Well, I’m from a really small town and went to an even smaller school. So, whenever a student was given a new prescription we were required to give it to the nurse and then she would come around to all the classrooms and deliver the medicine to us. Therefore, every morning the nurse would show up at my classroom door to give me my brain adrenaline. Since class was so boring, any time a new person would walk into the room, it always drew a lot of attention, which in this case, I didn’t particularly enjoy. 

All the kids began firing off questions as I tried to swallow my jagged little pill[i] while looking as inconspicuous as possible choking it down.

                Anyway, the problem though, wasn’t in my brain. In my opinion, it was a combination of factors which I will outline below:

1)      School sucked. Teachers were boring.

2)      Food.

I’ve learned as an adult that I am a hungry hungry lady. I have to have a big breakfast,2 hours later a mid-morning snack, 2 hours later lunch, 2 hours later another snack, 2 hours later dinner. I understand that formula only gets me to about 3 o’clock in the afternoon so I think there may be some discrepancy in my food schedule. Regardless, you get my point.

As an adult, I’ve learned this; plus I now know that I have an adverse reaction to sugar.
Unfortunately, not I nor anyone else for that matter, understood these connections and therefore, the combination of said factors with Ritalin added in the mix produced the following unfortunate results:

5:45am Morning Breakfast: cereal and milk would begin digesting now.


I lived way the f%&* out in the country and rode the bus. So basically I’ve had a “commute” ever since I was a 5 year old.


6:30am-7:45am Busride: violence ensues.



Cereal and milk status: almost depleted.

8:00am Reading. My favorite subject. Feeling good. Oh, but look, brain here comes the Ritalin.

9:00am English. Breakfast completely gone. Now hungry.

9:05am Still English : Want to eat. Having difficulty paying attention.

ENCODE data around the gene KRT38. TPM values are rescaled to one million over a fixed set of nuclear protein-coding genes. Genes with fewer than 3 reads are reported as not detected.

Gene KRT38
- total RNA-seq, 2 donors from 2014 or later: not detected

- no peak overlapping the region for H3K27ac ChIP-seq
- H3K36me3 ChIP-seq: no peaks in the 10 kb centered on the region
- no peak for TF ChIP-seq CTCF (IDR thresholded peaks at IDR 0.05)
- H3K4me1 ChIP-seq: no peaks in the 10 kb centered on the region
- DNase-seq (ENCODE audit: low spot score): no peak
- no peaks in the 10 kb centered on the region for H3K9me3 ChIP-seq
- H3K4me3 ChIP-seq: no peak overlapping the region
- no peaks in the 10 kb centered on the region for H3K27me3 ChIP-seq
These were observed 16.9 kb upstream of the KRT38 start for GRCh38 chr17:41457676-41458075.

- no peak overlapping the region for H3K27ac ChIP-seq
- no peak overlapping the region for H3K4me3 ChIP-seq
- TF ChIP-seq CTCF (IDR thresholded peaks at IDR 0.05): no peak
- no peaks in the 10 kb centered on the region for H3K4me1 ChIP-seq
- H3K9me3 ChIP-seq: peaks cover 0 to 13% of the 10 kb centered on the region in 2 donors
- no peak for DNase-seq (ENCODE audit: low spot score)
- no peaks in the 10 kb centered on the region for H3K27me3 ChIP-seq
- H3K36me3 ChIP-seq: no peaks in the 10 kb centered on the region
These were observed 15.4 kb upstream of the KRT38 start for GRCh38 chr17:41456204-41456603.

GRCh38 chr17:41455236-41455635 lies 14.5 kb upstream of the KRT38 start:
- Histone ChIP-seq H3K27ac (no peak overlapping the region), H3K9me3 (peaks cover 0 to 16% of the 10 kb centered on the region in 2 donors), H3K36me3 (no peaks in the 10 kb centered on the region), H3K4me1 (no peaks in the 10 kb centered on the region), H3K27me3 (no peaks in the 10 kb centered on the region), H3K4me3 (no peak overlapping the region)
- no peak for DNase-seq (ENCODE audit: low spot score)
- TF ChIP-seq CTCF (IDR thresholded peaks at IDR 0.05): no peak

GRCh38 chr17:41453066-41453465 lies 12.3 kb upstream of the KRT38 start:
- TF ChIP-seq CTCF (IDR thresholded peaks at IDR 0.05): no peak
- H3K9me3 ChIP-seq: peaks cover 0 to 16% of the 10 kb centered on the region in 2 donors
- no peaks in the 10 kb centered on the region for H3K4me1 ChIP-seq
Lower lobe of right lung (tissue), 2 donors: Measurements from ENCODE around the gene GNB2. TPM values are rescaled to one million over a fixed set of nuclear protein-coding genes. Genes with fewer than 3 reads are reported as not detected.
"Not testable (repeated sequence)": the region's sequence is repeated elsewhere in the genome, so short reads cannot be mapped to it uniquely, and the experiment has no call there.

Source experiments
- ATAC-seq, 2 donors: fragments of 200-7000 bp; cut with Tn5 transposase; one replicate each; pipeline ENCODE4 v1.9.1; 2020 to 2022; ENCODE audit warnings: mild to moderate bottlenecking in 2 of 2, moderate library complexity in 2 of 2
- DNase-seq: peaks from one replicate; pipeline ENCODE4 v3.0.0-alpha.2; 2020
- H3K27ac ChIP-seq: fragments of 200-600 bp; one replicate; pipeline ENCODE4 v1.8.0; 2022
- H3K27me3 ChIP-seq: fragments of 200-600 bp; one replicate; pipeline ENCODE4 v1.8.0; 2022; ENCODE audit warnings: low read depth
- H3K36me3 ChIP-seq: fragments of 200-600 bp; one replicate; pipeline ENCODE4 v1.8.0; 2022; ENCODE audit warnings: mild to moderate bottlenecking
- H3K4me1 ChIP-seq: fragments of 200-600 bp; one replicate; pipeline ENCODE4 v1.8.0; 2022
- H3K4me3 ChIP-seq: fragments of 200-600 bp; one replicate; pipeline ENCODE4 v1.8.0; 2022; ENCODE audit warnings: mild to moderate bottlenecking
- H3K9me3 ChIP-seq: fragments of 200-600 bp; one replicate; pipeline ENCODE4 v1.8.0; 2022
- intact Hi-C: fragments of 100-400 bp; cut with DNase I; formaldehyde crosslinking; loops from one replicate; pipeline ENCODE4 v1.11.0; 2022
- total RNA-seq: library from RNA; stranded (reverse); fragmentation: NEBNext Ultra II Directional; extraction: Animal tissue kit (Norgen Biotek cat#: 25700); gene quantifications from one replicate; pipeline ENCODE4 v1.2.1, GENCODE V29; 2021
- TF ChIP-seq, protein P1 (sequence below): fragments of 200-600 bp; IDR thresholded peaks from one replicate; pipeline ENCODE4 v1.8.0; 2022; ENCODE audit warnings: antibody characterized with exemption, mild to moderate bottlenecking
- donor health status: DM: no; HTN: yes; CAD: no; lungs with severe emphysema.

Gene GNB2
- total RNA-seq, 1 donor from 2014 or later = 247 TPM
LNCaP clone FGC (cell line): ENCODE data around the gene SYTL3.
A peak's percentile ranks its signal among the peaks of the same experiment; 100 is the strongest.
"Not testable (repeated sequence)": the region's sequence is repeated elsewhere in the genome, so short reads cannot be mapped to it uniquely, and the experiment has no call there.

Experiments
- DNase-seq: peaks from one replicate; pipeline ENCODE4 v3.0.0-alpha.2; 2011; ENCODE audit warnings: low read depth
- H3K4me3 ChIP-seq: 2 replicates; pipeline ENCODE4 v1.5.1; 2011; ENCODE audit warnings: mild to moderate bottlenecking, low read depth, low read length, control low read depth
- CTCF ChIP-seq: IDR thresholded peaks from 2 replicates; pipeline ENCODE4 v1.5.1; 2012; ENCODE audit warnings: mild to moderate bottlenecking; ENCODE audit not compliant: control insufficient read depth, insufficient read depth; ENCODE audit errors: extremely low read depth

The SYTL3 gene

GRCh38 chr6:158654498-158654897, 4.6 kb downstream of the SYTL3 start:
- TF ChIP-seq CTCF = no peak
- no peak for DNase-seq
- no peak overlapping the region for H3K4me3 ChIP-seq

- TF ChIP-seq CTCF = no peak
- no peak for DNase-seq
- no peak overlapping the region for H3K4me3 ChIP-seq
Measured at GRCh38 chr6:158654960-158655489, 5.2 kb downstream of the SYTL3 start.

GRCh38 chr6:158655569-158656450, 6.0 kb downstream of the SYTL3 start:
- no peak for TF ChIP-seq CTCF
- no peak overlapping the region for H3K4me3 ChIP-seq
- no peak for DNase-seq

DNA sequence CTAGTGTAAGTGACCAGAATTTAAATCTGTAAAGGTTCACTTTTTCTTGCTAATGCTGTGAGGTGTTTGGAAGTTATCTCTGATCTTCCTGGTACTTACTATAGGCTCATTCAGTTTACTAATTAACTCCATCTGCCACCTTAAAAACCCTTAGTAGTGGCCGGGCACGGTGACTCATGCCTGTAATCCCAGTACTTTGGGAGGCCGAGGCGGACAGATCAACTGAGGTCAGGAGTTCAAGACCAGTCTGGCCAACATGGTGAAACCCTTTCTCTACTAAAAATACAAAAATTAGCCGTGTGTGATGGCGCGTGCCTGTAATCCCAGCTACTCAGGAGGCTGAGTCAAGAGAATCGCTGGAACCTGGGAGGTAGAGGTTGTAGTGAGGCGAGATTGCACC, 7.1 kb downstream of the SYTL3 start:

9:17 Ritalin kicks in. Brain doesn’t know better, so treats it as cocaine. No longer feeling hunger.


10:00am: Math. F&*% math. I do my work because I feel like I’m supposed to. Or maybe it’s the pills. Not sure, but all I know is that I’ve now counted every single tile on the ceiling (526) and the leaves on the plant (62).Can feel education becoming of quality.

10:30am Feeling hunger again. There are 17 rubber bands scattered on teacher’s desk.

11:00am No idea the subject. And no idea where I am anymore. Another hour until lunch. Now soooo hungry. Blood sugar has plummeted down to soles of feet.

11:15 Gnawing on pencil so hungry.

11:17 Drooling on desk.

11:21 drew picture of sandwich on a piece of paper and ate it. Was surprisingly satisfying.

11:22 Teacher coming over to desk.

11:30: Am moved to the front of the classroom.

11:40: Spot what looks like a candybar in Teacher’s pocket. I go for it.

11:41: Find out the hard way it’s not a candy bar but an eraser. I take bite anyway to make sure.

11:42: Teacher gives up and moves me to the back of classroom where I’m no longer her problem.

11:42-11:59: Acid boring through stomach lining. Ritalin is singing Jimmie Hendrix to my brain.

Noon: LUNCHTIME!!!!  GLORY-AL-LE-LU-IA!!!!!!!!!!!!

Many a knee caps were smashed to be first one in line.

After a solid week of my wolverine like behavior, with the support of my teacher, I asked my mother if I could please get off the Ritalin.

Since she wasn’t a big fan of me taking it in the first place, she agreed and I never had to take it again.

I wish there was a happy ending or even a moral to this story, but to be completely honest, I still went through the remainder of my school years acting like an anorexic-rabid Shih Tzu until lunch time.


1 Comment

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One response to “Little Mis-Diagnosed

  1. Laura Hunt

    Awesome photos and drawings. Loved them. You have a great sense of humour.